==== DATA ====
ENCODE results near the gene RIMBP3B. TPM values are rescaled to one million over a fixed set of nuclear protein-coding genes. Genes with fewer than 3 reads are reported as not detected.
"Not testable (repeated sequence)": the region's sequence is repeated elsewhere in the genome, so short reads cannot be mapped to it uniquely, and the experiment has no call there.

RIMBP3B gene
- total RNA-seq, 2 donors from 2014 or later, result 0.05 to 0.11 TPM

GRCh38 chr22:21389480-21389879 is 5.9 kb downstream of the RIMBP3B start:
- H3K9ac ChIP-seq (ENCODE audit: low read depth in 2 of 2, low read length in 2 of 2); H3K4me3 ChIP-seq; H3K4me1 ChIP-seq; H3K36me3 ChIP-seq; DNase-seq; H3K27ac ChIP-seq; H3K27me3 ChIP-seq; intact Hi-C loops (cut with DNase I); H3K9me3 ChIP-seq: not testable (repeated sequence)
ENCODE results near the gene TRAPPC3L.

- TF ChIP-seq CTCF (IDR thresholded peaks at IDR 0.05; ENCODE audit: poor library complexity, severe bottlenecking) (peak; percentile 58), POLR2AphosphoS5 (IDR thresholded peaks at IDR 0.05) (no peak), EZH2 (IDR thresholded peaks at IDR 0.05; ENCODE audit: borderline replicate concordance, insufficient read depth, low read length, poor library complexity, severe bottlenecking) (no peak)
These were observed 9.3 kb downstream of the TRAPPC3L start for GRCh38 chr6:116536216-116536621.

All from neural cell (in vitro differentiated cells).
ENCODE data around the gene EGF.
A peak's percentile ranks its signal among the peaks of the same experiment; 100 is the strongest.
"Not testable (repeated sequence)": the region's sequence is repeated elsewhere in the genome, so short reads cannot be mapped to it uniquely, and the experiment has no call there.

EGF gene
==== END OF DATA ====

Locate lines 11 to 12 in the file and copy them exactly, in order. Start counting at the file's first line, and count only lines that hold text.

ENCODE data around the gene EGF.
A peak's percentile ranks its signal among the peaks of the same experiment; 100 is the strongest.